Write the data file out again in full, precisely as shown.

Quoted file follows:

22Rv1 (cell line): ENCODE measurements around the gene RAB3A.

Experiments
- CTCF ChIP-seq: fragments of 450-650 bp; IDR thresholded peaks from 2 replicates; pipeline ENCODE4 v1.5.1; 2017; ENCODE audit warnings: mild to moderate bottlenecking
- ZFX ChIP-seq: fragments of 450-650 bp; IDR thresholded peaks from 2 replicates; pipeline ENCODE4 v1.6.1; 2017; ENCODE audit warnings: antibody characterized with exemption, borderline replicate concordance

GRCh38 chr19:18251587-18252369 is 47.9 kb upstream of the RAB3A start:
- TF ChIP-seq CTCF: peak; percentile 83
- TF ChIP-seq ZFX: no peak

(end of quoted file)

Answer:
22Rv1 (cell line): ENCODE measurements around the gene RAB3A.

Experiments
- CTCF ChIP-seq: fragments of 450-650 bp; IDR thresholded peaks from 2 replicates; pipeline ENCODE4 v1.5.1; 2017; ENCODE audit warnings: mild to moderate bottlenecking
- ZFX ChIP-seq: fragments of 450-650 bp; IDR thresholded peaks from 2 replicates; pipeline ENCODE4 v1.6.1; 2017; ENCODE audit warnings: antibody characterized with exemption, borderline replicate concordance

GRCh38 chr19:18251587-18252369 is 47.9 kb upstream of the RAB3A start:
- TF ChIP-seq CTCF: peak; percentile 83
- TF ChIP-seq ZFX: no peak